25 April 2013

Sometimes, really interesting stuff drops into my in box ~

The other day, I received an email in my inbox with a link to a fascinating discussion... and of course I had to go and read it!

Just what was this discussion all about?

What is it like to be the defense attorney 
of someone you strongly believe
to have committed the crime?

Several lawyers and other legal professionals have responded (at least last time I checked) with answers and motivations that run the entire gamut of possibilities, most of them thoughtful and thought provoking. 

My immediate, initial response was falling back on the on our American right of "innocent until proven guilty" and that guilt must be decided by a judge/jury of peers. Many who entered into this discussion reacted similarly.

Perhaps one of the answers I found most intriguing was an individual who preferred defending the guilty over defending the innocent: he'd rather a guilty man go free as a result of his efforts than an innocent man stand condemned because of his failure to adequately defend him. For that particular defense attorney, the consequences of incarcerating (or worse) an innocent man far outweighed the negatives of allowing a guilty man to go free.

Obviously, one could debate that stance...but that particular statement started my mental wheels spinning. A key premise on which our legal system is philosophically founded, presumed innocence until conclusively determined otherwise, has as its goal the prevention of unjust incarceration and unreasonable restriction of personal liberty. Americans value personal liberty, believing that all men are "endowed ...with certain unalienable Rights... "Life, Liberty and the Pursuit of Happiness...." 

Since reading that particular discussion, I've been thinking about this alot -

In some ways, this is similar to how God has chosen to deal with guilt in this world, this age. Yes, I do believe there will be an upcoming day of judgement... and no one will be able to duck out. Every man, woman and child who has ever drawn breath will be held accountable. But up until that time, or up until an individual dies, we all walk away guilty (and unaware or unrepentant) from so much - yet God leaves us free (not talking theologically or doctrinally, but rather how it looks and feels, in real life)... 

I think this is one of those stumbling blocks-slash-things that many find offensive about Christianity, and about the Christians that believe this... and although I haven't checked again, I'm sure the lawyer who wrote these thoughts had several respond negatively to his comment. If God really was the all powerful deity we claim Him to be, He wouldn't allow injustice... ever. The truly Almighty would ensure that life is not only just, but it would also be fair - one of those equal-opportunity deals, for everyone. 

It's big talk... but I wonder if we'd really like the completely-all-the-time-1oo% equal opportunity gig? I am very thankful that malaria is no longer endemic to our part of Michigan, where we'll be heading soon... Would it be nice for malaria to be completely eradicated on all parts of the globe with a single word or the snap of divine fingers? I would love that and I know God has that power. Yet how could I reconcile that with other things that God has revealed about Himself... about how there are consequences for sin... about painful realities of living in a fallen and imperfect world that only shares glimpses of the One I worship, rather than reflecting Him clearly... about how all injustice will eventually be righted in a way that does not require God to compromise His very being and essence.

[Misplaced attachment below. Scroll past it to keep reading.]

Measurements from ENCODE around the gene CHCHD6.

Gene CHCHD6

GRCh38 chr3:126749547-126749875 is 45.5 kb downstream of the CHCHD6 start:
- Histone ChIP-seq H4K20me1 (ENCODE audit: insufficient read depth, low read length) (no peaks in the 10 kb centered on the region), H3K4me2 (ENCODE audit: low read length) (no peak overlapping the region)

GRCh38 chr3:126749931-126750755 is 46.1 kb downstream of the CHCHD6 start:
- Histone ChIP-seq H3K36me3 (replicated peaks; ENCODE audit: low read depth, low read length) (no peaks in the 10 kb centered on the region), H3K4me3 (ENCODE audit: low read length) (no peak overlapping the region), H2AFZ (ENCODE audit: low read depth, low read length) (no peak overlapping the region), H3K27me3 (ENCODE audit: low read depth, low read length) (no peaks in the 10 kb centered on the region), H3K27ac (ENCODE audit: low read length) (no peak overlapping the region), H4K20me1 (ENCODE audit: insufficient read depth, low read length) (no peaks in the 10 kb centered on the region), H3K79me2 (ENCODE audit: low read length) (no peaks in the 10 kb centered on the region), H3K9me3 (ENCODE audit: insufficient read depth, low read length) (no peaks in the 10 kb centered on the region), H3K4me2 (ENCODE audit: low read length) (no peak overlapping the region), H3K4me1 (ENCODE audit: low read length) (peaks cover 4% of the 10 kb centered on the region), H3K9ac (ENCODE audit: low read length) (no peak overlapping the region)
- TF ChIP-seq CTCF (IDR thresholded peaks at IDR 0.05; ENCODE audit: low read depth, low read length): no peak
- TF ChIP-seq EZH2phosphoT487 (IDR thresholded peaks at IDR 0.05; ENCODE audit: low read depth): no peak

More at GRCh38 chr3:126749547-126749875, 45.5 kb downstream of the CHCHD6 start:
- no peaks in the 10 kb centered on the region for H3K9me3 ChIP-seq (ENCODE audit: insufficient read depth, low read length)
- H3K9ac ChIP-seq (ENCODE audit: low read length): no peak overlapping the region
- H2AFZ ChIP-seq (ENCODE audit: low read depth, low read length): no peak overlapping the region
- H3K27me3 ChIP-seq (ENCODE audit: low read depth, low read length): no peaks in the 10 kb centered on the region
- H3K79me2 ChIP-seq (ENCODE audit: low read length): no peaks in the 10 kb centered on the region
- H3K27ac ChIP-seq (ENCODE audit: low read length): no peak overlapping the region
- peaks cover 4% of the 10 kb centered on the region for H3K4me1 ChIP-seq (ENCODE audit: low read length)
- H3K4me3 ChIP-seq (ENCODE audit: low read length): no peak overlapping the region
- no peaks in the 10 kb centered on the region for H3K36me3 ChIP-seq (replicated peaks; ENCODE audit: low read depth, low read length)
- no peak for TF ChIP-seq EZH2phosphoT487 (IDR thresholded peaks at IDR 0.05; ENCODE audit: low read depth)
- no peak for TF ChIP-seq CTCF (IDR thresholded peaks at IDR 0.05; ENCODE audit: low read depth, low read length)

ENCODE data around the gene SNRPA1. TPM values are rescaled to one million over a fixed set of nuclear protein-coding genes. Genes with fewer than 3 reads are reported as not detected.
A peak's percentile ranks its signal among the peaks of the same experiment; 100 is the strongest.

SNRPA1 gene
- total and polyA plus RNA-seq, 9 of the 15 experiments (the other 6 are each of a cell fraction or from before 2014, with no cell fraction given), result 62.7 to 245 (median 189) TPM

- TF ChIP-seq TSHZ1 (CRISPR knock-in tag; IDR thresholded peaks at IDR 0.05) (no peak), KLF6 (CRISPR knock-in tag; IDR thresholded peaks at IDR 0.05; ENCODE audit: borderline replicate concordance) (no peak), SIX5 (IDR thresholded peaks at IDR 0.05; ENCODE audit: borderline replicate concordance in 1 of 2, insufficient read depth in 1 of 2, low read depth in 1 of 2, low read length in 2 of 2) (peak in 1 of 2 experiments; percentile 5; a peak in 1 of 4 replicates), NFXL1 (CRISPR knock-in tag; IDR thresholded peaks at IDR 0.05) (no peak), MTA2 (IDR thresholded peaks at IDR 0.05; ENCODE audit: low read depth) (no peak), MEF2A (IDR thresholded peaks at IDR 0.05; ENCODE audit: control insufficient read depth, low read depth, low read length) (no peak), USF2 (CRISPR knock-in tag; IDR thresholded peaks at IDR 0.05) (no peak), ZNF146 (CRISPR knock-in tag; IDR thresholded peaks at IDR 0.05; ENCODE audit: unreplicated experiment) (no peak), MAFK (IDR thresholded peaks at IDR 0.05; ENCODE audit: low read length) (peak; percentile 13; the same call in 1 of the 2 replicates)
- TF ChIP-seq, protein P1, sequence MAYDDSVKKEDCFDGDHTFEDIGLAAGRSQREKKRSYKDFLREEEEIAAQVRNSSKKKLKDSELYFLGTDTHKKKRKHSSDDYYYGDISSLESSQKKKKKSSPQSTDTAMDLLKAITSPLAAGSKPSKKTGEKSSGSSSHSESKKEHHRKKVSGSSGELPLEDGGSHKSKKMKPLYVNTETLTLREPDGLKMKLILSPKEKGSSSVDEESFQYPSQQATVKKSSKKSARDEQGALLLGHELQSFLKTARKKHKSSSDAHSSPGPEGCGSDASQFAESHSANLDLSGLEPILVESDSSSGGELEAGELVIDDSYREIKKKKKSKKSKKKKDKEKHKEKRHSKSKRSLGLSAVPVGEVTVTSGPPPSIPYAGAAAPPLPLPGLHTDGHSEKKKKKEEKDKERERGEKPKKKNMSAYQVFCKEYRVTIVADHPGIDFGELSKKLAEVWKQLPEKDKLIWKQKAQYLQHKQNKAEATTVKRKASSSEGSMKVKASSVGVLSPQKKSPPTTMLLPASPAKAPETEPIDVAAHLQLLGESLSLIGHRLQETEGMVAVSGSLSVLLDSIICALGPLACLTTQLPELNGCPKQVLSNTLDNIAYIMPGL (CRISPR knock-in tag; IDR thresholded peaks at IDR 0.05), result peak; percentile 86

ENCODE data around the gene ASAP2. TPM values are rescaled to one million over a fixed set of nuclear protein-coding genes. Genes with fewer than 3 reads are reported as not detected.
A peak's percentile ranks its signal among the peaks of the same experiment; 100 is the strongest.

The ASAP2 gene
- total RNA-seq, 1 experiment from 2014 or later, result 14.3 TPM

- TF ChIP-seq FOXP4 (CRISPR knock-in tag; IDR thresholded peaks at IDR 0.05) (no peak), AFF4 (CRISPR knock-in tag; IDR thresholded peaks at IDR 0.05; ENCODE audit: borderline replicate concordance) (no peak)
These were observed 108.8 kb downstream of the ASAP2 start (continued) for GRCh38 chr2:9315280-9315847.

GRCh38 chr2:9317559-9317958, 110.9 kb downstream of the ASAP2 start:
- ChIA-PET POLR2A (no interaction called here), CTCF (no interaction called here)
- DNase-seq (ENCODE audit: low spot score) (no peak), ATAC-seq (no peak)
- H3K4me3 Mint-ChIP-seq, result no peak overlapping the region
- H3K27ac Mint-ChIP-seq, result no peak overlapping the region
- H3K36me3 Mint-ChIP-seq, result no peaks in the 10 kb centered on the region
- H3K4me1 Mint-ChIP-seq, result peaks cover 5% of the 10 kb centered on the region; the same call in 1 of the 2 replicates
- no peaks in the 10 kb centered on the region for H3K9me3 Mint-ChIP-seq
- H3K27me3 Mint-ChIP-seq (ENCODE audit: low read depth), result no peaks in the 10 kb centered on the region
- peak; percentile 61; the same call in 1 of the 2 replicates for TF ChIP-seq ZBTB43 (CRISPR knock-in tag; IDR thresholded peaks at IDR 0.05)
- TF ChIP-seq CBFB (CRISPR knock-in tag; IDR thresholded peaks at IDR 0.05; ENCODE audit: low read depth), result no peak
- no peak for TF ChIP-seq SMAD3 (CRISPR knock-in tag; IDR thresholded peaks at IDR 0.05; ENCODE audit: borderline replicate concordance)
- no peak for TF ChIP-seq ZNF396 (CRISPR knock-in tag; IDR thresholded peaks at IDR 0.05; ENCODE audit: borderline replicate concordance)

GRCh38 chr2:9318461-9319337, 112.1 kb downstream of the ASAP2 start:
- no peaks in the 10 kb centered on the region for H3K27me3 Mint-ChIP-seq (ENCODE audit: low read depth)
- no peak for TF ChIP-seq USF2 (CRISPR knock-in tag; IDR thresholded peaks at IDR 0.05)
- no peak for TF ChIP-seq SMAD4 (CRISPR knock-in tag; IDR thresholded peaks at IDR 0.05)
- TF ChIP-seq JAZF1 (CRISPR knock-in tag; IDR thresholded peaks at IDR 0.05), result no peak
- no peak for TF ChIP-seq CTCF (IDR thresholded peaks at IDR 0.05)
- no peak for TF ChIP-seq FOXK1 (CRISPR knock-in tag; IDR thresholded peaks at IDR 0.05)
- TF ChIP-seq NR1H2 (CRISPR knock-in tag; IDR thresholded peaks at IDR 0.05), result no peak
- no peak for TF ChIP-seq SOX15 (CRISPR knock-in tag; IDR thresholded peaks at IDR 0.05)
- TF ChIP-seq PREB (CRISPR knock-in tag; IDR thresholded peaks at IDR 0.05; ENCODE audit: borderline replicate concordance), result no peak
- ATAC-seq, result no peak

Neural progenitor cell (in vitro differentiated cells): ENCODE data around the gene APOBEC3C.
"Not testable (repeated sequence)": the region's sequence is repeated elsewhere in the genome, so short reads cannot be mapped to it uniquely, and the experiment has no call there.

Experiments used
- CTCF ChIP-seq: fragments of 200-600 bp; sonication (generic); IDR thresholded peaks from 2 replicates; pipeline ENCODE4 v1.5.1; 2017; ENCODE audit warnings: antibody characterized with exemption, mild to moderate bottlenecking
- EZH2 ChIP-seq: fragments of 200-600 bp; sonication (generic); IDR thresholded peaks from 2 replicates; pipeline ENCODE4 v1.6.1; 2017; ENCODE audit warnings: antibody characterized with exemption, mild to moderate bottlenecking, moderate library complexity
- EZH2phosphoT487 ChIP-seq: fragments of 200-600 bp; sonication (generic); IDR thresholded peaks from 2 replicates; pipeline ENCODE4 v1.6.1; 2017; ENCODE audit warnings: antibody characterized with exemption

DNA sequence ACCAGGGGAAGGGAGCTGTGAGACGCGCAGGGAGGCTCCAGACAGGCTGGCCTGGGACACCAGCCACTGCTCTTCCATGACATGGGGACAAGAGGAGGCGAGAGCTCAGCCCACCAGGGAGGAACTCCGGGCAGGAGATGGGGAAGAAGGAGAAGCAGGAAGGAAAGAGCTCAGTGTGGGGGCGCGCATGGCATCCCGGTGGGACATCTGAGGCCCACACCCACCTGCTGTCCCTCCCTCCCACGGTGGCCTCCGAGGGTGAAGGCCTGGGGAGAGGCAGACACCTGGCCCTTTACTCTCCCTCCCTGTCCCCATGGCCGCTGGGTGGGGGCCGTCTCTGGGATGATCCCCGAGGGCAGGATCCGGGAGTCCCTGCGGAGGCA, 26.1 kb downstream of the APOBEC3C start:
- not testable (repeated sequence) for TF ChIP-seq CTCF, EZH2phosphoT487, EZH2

I do sometimes often times get angry with God at the injustice-as-I-perceive-it of it all. I don't understand and perhaps I never will. I know I  can beat that drum of justice and fairness... yet brutal honesty forces me to admit that I'm also usually more than willing to let both or either slide when it feels advantageous to me, or to those I love... or when the alternatives cause too much cognitive, emotional and spiritual dissonance. That, to me, is pretty stiff evidence that I'm disqualified from pronouncing just or unjust, when it come to those matters.

Yeah... all that rumbling around in my head, simply because a bit of spam arrived in my inbox, instead of being filtered out. God challenged Balaam using a talking donkey... guess it shouldn't surprise me in this day and age that He would provoke much needed thought via an email that normally would have been trashed before I ever saw it.

Do you ever think about things like this? 
Please share your thoughts and conclusions!

Today is World Malaria Day... Take a sec and check out what I shared over on our ministry blog.


  1. And what tickles my funny bone? Your hipness to break out the word "slash" in your writing! NICE! :)

    1. well - don't know that i'd call it hip, but i've been thinking it for awhile after reading it a few times and then saw this article from an english prof at u of michigan that validated it's dive into more common usage. might as well go for it, eh???


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